Recently Mark Prince has been talking of what he believes the barista creed should be:
Any Coffee. Any Machine. Any Grinder.
I agree with this, whilst also am deeply opposed to this dependent on how you interpret those words.
If you take it to mean that if you put a barista in any situation then he should work with what he is given to do the very best he/she can using a skillset and understanding developed through training and practise. Knowing about burr type, age and motor speed of a grinder, coupled with the heat exchange system in the machine, and knowledge of rougly where to aim brew temp with relevance to brew temp are all good things to know about, and in situations where you are out of your depth, and out of your comfort zone these are the things you should revert to. Systematic, though also natuarl.
However, it is very easy to intrepet this to mean that it is all about the barista. And its not, its really really not. I’ve been saying for some time that I believe that a barista is only ever as good as their coffee. The best barista in the world is not a magic wand and can never exceed the potential held within the coffee. I think that a barista has two roles, one where they should be very visible, one where they should aim to be invisible. You buy your coffee from people, and a barista should be a host – gracious, polite, a pleasure to interact with first thing in the morning or when you sneak a shot in before closing time. Look me in the eye, talk to me, smile at me. Eventually maybe even remember me!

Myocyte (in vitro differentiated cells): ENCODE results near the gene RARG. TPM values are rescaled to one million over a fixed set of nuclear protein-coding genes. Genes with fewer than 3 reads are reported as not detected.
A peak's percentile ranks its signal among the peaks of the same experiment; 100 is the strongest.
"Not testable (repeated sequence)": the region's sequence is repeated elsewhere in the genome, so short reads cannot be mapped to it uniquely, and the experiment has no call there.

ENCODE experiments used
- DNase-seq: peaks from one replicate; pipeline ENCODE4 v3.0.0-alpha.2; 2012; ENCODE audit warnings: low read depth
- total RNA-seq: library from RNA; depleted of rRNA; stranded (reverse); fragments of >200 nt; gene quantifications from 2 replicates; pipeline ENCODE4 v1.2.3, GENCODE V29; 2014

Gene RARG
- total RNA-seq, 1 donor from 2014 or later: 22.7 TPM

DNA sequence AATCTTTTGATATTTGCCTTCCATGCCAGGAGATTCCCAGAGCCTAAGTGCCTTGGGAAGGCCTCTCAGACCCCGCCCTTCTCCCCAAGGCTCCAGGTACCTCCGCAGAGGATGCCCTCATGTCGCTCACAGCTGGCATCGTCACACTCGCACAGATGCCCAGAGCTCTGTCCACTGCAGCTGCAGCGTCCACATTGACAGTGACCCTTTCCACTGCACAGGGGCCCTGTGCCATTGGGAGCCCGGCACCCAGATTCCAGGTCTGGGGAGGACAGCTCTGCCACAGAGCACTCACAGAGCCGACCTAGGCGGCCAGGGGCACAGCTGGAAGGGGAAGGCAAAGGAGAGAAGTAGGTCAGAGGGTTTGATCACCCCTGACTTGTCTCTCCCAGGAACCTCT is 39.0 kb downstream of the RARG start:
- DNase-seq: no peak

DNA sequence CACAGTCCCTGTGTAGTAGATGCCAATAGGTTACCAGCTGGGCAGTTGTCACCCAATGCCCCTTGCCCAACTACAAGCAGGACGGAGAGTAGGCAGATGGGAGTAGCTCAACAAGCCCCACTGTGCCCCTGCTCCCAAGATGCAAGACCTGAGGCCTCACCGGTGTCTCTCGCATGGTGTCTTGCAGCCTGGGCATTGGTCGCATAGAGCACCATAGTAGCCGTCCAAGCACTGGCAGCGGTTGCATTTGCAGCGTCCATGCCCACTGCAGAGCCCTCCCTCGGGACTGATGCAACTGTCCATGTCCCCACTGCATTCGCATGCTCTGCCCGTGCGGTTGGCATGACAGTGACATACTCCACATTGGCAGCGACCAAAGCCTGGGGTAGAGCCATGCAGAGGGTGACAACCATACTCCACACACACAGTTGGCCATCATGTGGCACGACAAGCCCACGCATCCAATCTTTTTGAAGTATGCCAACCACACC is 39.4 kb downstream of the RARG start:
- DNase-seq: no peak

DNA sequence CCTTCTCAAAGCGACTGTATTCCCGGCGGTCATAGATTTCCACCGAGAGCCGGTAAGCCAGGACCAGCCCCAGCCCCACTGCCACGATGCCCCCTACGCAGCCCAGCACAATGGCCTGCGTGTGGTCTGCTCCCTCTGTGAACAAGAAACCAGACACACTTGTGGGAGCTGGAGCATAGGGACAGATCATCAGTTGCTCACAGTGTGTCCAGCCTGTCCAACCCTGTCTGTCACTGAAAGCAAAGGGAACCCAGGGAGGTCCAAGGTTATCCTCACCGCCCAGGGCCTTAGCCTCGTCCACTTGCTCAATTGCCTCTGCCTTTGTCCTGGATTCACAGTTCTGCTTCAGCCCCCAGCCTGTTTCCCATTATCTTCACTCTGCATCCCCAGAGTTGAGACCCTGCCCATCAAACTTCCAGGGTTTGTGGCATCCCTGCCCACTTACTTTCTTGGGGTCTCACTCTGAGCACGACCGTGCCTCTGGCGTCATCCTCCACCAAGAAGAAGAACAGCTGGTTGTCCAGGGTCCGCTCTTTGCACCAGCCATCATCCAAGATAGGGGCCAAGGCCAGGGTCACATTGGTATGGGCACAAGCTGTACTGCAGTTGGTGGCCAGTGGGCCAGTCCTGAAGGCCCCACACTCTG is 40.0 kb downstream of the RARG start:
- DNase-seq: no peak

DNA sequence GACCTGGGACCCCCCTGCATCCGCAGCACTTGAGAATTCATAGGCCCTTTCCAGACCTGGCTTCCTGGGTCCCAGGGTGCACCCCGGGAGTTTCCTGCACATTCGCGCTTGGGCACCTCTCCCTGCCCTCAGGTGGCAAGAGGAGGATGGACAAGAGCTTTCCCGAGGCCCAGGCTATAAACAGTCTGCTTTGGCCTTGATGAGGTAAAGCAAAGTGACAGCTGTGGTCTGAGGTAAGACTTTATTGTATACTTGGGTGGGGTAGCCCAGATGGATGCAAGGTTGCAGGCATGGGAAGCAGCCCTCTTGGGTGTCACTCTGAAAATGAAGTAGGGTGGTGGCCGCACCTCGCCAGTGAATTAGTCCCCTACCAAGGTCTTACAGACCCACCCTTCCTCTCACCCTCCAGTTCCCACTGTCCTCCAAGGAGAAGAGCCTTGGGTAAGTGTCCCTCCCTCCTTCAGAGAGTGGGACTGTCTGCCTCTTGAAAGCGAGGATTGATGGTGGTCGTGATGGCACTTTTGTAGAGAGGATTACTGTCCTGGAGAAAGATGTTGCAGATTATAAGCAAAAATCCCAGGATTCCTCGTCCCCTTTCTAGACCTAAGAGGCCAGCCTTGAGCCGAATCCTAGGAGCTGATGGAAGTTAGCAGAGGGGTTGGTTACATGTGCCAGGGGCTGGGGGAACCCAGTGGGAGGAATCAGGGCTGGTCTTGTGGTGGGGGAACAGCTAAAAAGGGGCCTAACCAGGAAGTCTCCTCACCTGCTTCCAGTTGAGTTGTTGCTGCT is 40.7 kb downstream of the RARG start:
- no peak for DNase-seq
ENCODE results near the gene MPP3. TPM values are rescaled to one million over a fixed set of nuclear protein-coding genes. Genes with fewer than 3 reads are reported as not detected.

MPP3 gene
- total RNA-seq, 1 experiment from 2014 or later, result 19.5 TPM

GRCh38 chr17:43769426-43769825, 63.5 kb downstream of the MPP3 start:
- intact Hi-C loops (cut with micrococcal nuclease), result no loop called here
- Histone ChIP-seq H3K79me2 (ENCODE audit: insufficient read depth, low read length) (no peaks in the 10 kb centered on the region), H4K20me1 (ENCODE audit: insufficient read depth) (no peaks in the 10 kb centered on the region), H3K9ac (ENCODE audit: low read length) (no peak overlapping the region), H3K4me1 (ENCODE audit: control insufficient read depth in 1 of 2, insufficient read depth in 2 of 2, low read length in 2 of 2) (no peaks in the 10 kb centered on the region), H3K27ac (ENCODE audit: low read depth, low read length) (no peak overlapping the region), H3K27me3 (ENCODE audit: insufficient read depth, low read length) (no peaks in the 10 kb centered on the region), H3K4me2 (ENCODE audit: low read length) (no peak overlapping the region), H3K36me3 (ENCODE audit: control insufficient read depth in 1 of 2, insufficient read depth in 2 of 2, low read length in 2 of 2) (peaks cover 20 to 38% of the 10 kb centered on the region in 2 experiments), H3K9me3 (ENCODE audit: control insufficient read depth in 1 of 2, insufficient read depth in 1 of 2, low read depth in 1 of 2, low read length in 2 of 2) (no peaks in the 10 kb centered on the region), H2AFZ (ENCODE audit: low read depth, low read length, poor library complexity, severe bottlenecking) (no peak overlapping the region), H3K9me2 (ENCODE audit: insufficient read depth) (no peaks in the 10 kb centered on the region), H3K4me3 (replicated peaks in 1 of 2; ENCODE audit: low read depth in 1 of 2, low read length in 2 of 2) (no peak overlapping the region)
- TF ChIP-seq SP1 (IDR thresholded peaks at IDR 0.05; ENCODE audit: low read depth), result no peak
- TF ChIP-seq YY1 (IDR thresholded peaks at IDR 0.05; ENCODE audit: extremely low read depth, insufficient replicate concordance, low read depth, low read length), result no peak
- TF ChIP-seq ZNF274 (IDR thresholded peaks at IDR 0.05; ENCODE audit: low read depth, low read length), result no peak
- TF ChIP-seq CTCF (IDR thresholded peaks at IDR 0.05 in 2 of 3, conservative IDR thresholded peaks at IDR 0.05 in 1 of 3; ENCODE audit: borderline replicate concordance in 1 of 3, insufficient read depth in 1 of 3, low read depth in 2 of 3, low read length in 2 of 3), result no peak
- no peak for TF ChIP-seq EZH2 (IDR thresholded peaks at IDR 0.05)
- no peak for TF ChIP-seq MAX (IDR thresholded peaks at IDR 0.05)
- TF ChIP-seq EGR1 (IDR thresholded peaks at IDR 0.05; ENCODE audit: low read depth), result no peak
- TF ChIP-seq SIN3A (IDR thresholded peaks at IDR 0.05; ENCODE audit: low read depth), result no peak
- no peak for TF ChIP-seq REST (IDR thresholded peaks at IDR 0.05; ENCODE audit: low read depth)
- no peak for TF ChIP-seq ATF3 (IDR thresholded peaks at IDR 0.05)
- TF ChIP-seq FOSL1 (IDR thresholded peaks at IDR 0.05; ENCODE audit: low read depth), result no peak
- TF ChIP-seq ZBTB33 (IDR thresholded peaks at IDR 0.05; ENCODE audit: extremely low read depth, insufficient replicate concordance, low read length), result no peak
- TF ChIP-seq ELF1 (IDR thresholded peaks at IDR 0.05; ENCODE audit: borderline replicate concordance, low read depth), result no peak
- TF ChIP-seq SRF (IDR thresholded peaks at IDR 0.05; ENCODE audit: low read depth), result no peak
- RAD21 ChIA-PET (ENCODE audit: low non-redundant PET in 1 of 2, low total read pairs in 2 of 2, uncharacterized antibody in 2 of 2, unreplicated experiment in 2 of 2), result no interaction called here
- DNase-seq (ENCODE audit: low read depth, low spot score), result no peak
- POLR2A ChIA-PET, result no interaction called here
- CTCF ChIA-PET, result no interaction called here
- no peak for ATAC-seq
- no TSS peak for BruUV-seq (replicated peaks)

When it comes to brewing – the mechanical and chemical process of extraction – I want the barista as invisible as possible. If you, the barista, show up in the cup, then it is because something has gone wrong (bad grind, bad extraction, bad service). When everything is “perfect” it is only the coffee that is on show in the cup and to me that is the goal of the barista. Not to get in the way. Same job a roaster has, to some extent, and the same job as the farmer. To get as much of what is great about the coffee to the person paying for the sensory experience of consuming it. A barista is a part of a chain, and no more important in that chain than anyone else. Some people have the glory jobs – such as roasters and baristas – where the skill is more obvious, but the person milling, washing and drying the coffee we are lucky enough to work with has an equally important role to play.
So – I guess it comes down to: Any Machine, Any Grinder – Any Time.
Any coffee – never!